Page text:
Yeah. And we’ll get to that just a second because we’re going to wrap up. The general idea here, OK. All I want to do right now is just kind of get a vision out there for some folks. And now we know what churches tend to do.And we talk about generational separation in churches. But you and I agree that the opposite of generational separation should occur. Not simply that we’re sitting in the same room. But this very thing that you’re doing with your students ought to be the norm.

B: Yeah. It’s not something that should be, oh, “Wow, here’s a great idea.” It ought to be just…. Let me give you an example. My wife and I, the church we attend, a relatively small rural church. Two small groups. We had a choice to go in a small group of people our age or a choice to go in a small group of 20-somethings. Singles, marrieds. That was a no-brainer for us. We chose the second group. Why? Because we can rub shoulders. We can learn from them. They can learn from us. It’s this synergistic effect that’s great for the church, that’s great for us. And so we’ve had many opportunities both in the small group and outside of the small group sitting down over coffee to speak life into the younger generations. And you mentioned ought and can. I hope whoever hears this is hearing that ought, moral, imperative, can. We can do this. This is something that’s within our purview, within our grasp. It’s not for like these super saints.

OK. Yeah. I’m hoping, again, we can kind of throw out the idea here, alright? Let’s get some folks thinking about it. Now there’s some basic prerequisites that aren’t difficult. One of them that I see, coming kind of as an outsider because I’m more away or have been more away from the US than here, is that folks are pretty bad listeners. I mean, that’s maybe kind of extreme. A lot of talking and not much– because we notice it coming from Thailand. Not too many people are like, “So tell me about some of the people you care about there.” I hardly ever get that question. Maybe once a year, like that. “Tell me about what’s important. How does it work there?” Those kind of questions are rare. Instead we’re getting the flight of ideas, sort of stream of consciousness conversation. Right? And older people can be notorious for offering unsolicited advice and stories.

B: Sure. And no doubt, guilty is charged, right? But what does listening do? It says, number one, you matter. Yep. And number two, what you have to say matters. Number three, I’m not in your life, so bring me into your life. Listening helps us to accomplish all three of those, if I could use the term goals. But it’s, yeah, I want to be listened to. So I need to afford the same courtesy.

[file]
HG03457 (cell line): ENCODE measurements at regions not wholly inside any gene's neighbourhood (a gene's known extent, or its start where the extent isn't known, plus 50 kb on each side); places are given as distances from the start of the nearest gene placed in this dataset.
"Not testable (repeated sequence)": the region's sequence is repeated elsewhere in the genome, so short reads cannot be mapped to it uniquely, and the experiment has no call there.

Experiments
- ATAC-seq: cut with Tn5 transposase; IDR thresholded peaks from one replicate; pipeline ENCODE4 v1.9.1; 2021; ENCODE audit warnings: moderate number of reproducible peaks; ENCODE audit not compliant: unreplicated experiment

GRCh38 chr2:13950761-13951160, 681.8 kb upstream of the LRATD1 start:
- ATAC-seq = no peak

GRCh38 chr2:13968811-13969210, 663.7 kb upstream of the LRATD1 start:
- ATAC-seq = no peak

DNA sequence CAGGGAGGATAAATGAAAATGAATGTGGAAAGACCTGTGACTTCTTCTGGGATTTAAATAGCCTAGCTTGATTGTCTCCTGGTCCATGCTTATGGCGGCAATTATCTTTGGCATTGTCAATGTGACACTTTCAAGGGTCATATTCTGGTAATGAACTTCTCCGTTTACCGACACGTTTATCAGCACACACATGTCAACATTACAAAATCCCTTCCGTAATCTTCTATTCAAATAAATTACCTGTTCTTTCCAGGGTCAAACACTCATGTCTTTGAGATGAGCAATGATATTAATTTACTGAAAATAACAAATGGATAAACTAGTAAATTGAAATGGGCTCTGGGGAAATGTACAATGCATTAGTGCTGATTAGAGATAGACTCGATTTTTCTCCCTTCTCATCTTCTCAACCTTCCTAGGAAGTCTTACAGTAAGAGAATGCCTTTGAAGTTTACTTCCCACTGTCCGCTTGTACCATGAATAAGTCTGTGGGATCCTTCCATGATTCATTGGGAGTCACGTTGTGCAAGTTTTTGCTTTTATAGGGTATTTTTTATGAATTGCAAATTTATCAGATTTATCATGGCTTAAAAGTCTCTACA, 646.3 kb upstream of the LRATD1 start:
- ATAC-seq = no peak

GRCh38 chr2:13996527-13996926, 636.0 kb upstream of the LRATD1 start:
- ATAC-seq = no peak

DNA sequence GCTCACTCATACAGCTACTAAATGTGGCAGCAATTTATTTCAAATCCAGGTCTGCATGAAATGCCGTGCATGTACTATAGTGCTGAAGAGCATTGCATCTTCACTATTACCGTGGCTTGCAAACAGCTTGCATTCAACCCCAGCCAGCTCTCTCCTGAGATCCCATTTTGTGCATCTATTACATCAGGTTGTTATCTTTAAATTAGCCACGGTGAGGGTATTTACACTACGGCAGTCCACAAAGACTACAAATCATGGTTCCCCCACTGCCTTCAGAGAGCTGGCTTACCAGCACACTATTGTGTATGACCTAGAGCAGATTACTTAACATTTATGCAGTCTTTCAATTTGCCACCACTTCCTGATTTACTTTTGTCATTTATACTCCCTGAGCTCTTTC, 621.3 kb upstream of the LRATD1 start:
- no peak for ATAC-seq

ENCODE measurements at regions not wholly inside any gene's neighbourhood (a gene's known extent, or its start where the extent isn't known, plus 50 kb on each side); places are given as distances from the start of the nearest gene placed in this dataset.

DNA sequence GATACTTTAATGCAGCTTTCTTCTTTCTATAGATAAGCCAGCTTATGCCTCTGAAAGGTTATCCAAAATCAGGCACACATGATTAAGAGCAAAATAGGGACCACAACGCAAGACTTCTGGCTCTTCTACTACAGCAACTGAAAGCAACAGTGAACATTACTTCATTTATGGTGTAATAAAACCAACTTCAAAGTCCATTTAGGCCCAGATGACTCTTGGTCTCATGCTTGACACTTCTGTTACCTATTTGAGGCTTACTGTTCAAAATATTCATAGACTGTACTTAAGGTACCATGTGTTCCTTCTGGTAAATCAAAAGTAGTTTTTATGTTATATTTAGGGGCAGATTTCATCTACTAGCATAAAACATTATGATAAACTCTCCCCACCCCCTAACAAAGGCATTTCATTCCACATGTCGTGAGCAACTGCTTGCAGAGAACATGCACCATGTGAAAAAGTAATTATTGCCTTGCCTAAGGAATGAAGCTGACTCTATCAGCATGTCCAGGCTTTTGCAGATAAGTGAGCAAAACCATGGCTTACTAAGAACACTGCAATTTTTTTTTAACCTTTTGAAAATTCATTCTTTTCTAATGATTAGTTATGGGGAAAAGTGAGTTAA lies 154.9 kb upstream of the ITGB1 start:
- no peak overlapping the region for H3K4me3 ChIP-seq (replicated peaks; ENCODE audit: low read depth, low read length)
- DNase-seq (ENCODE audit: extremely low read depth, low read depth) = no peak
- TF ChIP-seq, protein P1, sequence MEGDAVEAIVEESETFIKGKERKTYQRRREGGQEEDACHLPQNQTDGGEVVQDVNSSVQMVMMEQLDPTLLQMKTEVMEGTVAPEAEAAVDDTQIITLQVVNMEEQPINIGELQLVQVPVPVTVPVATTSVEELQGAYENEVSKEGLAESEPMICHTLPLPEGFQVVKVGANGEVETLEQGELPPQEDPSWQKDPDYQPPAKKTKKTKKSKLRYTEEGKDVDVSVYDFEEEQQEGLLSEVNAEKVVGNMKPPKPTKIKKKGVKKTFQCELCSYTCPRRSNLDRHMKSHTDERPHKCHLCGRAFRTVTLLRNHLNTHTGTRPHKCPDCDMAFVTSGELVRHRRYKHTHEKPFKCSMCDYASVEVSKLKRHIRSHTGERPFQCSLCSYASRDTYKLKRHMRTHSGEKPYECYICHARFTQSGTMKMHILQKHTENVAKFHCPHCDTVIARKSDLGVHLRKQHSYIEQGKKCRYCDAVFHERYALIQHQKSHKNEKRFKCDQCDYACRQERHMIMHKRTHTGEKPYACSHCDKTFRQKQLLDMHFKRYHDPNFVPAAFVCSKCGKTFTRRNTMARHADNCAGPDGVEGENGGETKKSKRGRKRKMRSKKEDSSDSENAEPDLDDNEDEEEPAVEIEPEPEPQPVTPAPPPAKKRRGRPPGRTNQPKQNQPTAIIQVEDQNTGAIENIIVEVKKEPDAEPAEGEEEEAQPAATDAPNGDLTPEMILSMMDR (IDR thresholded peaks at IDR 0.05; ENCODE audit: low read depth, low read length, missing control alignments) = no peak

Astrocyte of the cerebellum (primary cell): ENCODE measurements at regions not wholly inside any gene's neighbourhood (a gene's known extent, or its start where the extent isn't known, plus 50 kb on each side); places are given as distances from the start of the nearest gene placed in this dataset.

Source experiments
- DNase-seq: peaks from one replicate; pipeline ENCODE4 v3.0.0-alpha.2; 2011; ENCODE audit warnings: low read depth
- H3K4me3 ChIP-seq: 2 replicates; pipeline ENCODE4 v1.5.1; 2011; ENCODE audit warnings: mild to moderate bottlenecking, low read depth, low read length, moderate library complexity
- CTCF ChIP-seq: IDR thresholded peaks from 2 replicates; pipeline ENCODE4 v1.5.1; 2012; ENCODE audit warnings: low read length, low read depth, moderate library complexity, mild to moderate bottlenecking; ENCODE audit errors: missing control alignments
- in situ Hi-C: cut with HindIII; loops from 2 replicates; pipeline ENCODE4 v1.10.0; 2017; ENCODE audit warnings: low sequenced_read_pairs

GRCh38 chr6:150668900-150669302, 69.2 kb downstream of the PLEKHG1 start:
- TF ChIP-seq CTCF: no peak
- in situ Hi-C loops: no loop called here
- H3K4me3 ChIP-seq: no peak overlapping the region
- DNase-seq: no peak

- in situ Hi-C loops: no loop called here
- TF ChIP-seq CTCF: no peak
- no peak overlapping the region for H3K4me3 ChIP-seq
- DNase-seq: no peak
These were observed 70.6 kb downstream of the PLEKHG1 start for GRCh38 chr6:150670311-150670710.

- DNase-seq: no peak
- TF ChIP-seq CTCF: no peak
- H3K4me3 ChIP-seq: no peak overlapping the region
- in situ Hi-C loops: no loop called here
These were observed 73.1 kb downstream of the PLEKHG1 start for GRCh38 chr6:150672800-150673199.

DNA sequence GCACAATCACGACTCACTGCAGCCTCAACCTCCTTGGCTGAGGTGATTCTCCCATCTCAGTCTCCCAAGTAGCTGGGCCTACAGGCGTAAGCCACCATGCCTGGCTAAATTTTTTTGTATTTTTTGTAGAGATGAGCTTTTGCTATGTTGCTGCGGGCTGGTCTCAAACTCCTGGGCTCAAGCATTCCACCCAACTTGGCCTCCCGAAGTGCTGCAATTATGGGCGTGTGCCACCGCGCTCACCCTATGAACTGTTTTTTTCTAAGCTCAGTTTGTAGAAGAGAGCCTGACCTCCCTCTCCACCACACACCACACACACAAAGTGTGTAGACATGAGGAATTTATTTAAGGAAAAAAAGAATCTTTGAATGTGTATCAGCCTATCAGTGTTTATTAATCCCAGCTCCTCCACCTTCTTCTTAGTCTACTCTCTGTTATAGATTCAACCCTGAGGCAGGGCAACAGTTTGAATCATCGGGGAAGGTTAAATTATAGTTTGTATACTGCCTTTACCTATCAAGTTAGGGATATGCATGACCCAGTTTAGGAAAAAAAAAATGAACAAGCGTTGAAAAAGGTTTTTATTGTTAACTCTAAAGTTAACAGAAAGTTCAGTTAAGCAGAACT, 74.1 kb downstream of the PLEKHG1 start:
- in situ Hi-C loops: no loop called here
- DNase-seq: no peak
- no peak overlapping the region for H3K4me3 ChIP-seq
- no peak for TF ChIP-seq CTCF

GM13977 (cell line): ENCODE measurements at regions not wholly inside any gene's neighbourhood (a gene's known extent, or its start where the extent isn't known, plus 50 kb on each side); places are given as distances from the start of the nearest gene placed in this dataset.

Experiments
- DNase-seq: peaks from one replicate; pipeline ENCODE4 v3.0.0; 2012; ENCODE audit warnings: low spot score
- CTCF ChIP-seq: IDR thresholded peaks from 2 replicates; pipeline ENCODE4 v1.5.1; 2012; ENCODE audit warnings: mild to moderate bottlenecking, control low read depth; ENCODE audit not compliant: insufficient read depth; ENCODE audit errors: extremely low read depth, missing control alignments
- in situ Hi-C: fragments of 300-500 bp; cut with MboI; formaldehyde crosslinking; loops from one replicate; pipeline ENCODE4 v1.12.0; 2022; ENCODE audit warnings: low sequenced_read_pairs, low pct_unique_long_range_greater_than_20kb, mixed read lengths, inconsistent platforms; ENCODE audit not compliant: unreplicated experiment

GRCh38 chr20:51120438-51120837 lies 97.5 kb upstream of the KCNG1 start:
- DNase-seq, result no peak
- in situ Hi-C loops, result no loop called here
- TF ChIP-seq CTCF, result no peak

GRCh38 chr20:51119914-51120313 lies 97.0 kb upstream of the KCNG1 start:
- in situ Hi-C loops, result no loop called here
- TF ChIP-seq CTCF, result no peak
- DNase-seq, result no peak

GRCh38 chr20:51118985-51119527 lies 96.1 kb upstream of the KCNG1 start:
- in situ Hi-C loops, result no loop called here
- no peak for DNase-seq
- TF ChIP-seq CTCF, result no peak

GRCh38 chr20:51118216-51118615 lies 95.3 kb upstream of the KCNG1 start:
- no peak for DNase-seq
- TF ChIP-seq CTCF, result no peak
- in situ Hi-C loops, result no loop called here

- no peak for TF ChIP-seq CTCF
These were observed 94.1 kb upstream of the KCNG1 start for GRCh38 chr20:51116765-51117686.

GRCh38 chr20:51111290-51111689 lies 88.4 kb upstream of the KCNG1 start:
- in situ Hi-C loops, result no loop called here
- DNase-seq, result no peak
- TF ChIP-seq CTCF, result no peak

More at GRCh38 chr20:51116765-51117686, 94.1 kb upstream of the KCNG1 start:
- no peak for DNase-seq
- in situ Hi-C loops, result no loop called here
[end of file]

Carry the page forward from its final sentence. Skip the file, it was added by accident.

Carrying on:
Yeah. And yeah, I think there’s a wiring. There’s a wiring in kids to love old people.

B: Yeah. I would not disagree with that.

We don’t have to. And when I was a young adult, I was in a rural church. We didn’t have a cool youth pastor. He was the pastor of the church, an older guy. And the area churches that we would get together with, “Luther League” it was at the time, and these older Norwegian pastors that loved Jesus, we loved them to death.

B: Yeah. Yeah. I think I think the generational differences are overblown. They’re real, but they’re overblown. We share a common humanity. And that’s that’s ground zero for for launching for influence, for launching for discipleship. I just…there’s a narrative out there that we need to just, “No, not doing that,” you know, “no, too much difference, too much age difference.” Jim, there’s there’s 45 plus years age difference now between my students and I–we still seem to click. I ask a select group of students. “Hey, are we am I still clicking with the Susan? Mr. Warner, if you ever leave this school kind of a thing, then so the needs are the same. Yeah. It’s just different, different details, different stages of life. But people are people are people.

Good. All right. Well, that’s the basic idea. So let us know what you think, if there’s something here that we’ve said that you want to kind of interact about. Now, when I have mentioned this to guys and women, ok, “Have you ever considered taking on someone as a mentor?” They’ll say, “I’m not qualified,” and “I wouldn’t know how to start.” Give us a quick kind of….

B: First of all, you are more qualified than you think you are, number one. You have life experiences that you don’t have to think about. You can just bring them to the table, right? Speak to unique needs of whoever you’re talking to. The second piece to what you said, how do I get started? I think that’s one of the reasons for this video.

Yeah. Now certainly in a church. So finding a way to get into the youth group, for instance, right? And then, of course, with neighbors and so forth. And of course, the number one thing to start praying.

B: Ask God to just open up your eyes. We talked earlier, Jim, before we went on the air. God is the one on mission. Long before you and I stepped foot on this planet, God was on mission. Long after we leave this planet, God will still be on mission. It’s his gig and he invites us into what he’s already doing. And if he’s going to invite us into what he’s doing, he’ll equip us for that. Now it’s not done in isolation. It’s in a community environment. But there are more people than “How do I do this? I’m scared.” There are more people than you realize in the same boat. If they had a catalyst, if they knew somebody else was thinking the same thing, we’d be off and running.

Yeah. OK. Good. Thank you so much.

B: Yeah. Thank you, Jim.

So send us a note. Let us know if this is anything worthwhile.